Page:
The Pre-certification Process

This is a summary of what to expect from the eBound–Benetech pre-certification process.

  • Subject(s):

    Ebook Production

  • Resource Type(s):


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Suggested Prerequisite

Before reading this, you might want to review:

Step 1: Signing Up 

After reaching out to the team at eBOUND and being accepted, you will be connected with the pre-certification team at the National Network for Equitable Library Service (NNELS). The team at NNELS will then send you an introductory email that provides an overview of the steps to “pre-certification.”

What Is Pre-certification?

Pre-certification is intended for publishers who are newer to accessibility. NNELS works to create accessibility reports that are extremely readable and user-friendly, and give plenty of detailed examples from the books provided. The steps are very similar to the certification process, but pre-certification provides publishers with two key things: additional training, meaning that more books will be reviewed (as they will take part in both pre-certification and certification, with different books), and pre-certification reports, which are less technical and build a bridge to the more technical reporting offered in the certification stage. Pre-certification helps publishers build up a knowledge base around accessible publishing. 

Step 2: Participating

The welcome email from the NNELS team will ask you to submit up to two (2) EPUBs for pre-certification.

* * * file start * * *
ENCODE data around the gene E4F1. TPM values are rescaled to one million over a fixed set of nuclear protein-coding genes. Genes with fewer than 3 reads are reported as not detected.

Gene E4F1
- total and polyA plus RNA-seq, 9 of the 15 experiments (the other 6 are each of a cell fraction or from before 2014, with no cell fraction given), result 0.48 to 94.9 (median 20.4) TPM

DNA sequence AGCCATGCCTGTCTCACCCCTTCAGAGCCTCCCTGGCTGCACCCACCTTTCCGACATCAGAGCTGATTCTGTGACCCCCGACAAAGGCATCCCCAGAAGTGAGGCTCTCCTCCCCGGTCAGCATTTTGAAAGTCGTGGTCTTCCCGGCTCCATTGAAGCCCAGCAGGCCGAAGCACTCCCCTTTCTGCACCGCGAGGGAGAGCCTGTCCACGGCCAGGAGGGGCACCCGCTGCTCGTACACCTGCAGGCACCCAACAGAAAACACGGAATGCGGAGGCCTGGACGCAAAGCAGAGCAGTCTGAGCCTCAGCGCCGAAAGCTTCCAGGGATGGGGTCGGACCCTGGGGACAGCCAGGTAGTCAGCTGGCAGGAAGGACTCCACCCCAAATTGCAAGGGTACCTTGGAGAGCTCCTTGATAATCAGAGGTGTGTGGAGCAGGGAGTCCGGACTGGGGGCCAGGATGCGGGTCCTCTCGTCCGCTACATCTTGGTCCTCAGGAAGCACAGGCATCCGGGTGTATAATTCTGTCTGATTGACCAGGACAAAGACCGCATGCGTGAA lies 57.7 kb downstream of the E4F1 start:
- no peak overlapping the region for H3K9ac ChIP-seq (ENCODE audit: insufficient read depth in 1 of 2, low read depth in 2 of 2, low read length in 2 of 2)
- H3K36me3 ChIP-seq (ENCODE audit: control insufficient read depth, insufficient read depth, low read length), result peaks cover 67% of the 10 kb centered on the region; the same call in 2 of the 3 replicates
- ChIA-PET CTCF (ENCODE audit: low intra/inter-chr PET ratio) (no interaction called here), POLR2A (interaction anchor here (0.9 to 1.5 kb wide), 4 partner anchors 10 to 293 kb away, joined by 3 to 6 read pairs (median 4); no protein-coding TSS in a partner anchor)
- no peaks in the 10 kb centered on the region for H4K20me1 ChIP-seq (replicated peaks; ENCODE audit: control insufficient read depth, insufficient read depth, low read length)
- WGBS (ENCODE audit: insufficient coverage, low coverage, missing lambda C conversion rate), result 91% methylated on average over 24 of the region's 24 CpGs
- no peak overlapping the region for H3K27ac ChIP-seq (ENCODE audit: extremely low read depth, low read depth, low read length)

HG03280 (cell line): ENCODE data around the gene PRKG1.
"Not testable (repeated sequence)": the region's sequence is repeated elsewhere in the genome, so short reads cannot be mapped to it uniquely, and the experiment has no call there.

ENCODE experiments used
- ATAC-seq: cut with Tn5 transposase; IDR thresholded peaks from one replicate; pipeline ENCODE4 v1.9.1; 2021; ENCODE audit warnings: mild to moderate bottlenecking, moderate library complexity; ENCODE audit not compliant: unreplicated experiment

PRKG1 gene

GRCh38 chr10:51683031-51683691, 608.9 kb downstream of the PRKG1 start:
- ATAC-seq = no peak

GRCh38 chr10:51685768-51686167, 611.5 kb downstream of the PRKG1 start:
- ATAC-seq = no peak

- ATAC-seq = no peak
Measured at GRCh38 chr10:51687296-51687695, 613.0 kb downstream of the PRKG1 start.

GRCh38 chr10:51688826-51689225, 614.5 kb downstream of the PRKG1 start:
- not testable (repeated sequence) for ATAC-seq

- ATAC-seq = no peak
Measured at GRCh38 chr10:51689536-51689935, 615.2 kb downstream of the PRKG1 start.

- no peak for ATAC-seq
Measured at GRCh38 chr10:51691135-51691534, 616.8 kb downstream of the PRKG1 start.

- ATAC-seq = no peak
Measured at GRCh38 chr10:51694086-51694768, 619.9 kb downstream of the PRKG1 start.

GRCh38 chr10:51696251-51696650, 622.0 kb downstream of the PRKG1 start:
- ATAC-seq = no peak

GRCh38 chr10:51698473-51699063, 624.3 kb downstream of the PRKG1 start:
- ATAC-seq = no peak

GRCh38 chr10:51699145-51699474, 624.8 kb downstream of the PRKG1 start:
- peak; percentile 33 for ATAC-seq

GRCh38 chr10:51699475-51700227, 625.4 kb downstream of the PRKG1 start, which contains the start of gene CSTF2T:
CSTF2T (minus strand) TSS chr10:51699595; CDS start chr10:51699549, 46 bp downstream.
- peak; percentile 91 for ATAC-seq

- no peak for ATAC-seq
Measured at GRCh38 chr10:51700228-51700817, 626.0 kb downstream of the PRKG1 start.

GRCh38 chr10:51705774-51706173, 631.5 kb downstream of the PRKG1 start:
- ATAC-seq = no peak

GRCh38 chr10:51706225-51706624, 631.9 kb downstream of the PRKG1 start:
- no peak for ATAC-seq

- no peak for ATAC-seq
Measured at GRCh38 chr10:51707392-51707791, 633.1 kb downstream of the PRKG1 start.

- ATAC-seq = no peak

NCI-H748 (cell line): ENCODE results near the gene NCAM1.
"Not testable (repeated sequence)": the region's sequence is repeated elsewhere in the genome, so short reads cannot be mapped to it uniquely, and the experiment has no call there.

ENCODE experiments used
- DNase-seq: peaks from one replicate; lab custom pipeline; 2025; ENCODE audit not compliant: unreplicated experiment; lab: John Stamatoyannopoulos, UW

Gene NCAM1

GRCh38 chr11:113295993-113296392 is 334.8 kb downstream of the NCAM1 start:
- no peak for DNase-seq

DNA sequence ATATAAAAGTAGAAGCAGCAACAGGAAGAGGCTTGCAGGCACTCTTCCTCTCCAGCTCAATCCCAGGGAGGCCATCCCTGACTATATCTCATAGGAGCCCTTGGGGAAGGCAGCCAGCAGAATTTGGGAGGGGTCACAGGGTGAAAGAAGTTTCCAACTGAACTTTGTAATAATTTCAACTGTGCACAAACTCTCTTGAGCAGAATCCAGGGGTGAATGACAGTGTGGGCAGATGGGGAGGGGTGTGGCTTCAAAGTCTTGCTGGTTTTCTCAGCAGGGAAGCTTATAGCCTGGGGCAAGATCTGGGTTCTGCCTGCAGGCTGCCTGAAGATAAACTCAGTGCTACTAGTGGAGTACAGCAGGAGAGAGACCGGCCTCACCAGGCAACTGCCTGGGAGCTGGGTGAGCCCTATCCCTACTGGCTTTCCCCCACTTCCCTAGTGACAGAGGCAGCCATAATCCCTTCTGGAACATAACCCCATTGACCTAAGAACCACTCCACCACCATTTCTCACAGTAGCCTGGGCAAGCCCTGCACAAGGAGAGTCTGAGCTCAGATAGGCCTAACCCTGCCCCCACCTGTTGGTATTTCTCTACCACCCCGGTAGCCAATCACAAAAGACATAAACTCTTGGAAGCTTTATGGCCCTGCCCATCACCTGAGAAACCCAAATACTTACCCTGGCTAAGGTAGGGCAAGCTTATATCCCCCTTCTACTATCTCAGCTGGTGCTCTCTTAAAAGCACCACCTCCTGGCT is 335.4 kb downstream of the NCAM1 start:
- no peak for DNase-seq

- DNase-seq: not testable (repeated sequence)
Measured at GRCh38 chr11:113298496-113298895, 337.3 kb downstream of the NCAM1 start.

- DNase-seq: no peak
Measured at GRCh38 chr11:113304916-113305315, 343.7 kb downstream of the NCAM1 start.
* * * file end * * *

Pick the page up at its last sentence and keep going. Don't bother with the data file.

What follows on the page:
While any two reflowable EPUB files can be submitted for evaluation, it is good to keep the following in mind when selecting your files:

  • The books must be in reflowable EPUB file format. Children’s picture books and other fixed layout EPUB files cannot be evaluated as part of the GCA certification. This is due to their limitations of accessibility and lack of published standards specifically for these file types.
  • The EPUB files should ideally reflect the most complex genre or style of book you publish. Some common examples include poetry, textbooks, and other non-fiction books that include elements such as complex images, tables, lists, endnotes, bibliographies, and more.
  • It is recommended to avoid sending books with a close publishing date. Pre-certification can take more than a couple months, depending on the complexity of the books and the time available to work on the required changes.
  • The books can come from different production workflows—in fact, this may be desirable if you are working on deciding between two different workflows/conversion houses, etc. The reports will provide insight into which workflow has resulted in a more accessible title.

If you are uncertain about which books to submit, ask the NNELS team for clarification. Once the two books are submitted, your certifier will do a quick review of each book’s contents and complexity. They will then confirm the books have been received and begin evaluation.

Step 3: Ebook Evaluation

Using a template created in-house, the NNELS team evaluates each book in detail and writes an in-depth report. The report highlights what has been done well, and offers both recommendations and requirements for improvement. 

The areas covered are:

  • EPUB File
    • EPUB Version
    • Language Declarations
    • Reflowability
    • Metadata